Government opened a consultation on their Civil Society Strategy back in February.
After much anticipation, government released its response to the consultation this month. While the new strategy is undoubtedly a step in the right direction, it’s also fair to say it’s something of a missed opportunity.
Tracey Crouch MP, Minister for Sport, explained that it wanted the completed strategy to; “… play an active role in building a stronger society, unlock the full potential of the private and public sectors to support social good, help improve communities to make them better places to live and work in and build stronger public services.”
The consultation focused on four areas; defining civil society, people, partnerships and place.
James Allen, Director of Policy, Governance and External Affairs, led the Alliance’s response, and used the consultation as an opportunity to highlight the social value of sport and the huge contribution of sports clubs and charities across the sector to civil society.
We also highlighted specific programmes run by some of our members such as Greenhouse Sports who utilise coaching as a mechanism to empower disadvantaged younger people to participate within civil society.
Ready Steady Active is another organisation who deliver a vision of a healthy, active and cohesive nation by breaking down barriers to people from lower socio-economic backgrounds within civil society.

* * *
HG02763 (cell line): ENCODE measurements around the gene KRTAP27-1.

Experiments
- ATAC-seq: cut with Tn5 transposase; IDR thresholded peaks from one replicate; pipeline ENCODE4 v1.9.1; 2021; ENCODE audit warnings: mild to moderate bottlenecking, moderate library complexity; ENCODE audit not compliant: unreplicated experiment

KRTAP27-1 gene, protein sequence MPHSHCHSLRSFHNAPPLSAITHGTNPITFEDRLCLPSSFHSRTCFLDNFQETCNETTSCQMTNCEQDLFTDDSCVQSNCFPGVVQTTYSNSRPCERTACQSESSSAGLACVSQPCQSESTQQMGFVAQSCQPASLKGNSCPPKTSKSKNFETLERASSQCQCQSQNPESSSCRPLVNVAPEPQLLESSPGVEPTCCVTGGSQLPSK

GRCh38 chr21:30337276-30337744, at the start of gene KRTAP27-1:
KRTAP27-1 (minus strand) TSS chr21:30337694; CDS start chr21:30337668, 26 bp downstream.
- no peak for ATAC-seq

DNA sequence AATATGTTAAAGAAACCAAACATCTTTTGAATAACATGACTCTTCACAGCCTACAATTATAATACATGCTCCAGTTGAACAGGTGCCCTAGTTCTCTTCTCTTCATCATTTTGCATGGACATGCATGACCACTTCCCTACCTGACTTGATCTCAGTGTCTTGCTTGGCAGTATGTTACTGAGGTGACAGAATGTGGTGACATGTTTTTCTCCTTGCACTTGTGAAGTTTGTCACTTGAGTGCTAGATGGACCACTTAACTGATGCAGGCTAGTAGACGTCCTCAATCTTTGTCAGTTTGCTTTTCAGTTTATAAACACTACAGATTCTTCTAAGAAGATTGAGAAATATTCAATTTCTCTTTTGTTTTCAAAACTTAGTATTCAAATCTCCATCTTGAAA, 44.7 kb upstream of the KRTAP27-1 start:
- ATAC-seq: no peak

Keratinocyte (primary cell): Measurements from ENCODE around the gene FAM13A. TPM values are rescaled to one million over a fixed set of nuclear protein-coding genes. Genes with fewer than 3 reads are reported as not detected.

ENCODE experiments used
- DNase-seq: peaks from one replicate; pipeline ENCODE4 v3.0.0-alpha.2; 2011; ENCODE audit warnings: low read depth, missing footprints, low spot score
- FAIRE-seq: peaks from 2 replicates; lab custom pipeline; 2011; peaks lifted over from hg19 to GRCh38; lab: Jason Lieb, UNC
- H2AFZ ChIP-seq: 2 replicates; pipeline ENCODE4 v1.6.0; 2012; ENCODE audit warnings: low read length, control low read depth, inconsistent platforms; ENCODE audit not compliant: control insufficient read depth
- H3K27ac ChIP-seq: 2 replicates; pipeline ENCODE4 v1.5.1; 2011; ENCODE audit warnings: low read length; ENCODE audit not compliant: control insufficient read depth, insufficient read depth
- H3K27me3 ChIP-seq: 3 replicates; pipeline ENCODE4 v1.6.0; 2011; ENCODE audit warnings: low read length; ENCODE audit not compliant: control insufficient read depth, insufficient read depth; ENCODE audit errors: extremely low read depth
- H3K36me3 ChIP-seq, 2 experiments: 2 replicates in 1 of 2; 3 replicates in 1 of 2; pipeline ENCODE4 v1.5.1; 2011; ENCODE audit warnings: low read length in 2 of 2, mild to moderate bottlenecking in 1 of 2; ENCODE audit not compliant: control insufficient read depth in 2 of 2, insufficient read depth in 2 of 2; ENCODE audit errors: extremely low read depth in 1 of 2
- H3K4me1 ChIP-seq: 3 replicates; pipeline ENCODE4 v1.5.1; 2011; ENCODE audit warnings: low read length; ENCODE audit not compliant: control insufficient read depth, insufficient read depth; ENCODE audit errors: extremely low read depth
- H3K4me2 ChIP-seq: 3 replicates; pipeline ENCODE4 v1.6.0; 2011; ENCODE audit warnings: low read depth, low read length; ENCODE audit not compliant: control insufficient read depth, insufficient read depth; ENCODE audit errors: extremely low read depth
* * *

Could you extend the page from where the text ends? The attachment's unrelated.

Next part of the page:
Sadly, government’s 120+ page response makes limited mention of the potential for sport and recreation to benefit civil society and lacks any explicit commitment to new support for the sport sector.
There is mention of Sport England’s 12 local delivery pilot schemes, facilitating £100 million to build ‘healthier communities’. However, this initiative had already been announced in December 2017.
Similarly, there is limited mention of the role of volunteering and in particular the role sport volunteering can play in contributing to civil society. Despite this, sport volunteering remains the single biggest contributor to the sector with over three million regular volunteers.
On a more positive note, government has pledged a move towards more autonomous decision-making structures within communities, by promising to unlock £20 million to support community organisations over the next two years.
This act of devolution has the potential to benefit local grassroots sport programmes. This is, however, up to the discretion of local areas and will rely upon local sports clubs taking the initial steps to approaching UK Community Foundations themselves.
Shortly after the announcement of the Civil Society consultation, government announced a call for evidence for the Integrated Communities Strategy. The response to this and government’s Loneliness Strategy are due at the end of 2018.
The Alliance has called on government to make sure there is a joined-up approach across these strategies which capitalize on the advantages of sport and recreation.
While the Civil Society Strategy represents something of a missed opportunity, we are hopeful that forthcoming strategies reflect the role which sport and recreation can play.
The Alliance will update you on the release of these strategies and the implications for you and the sector in the upcoming months.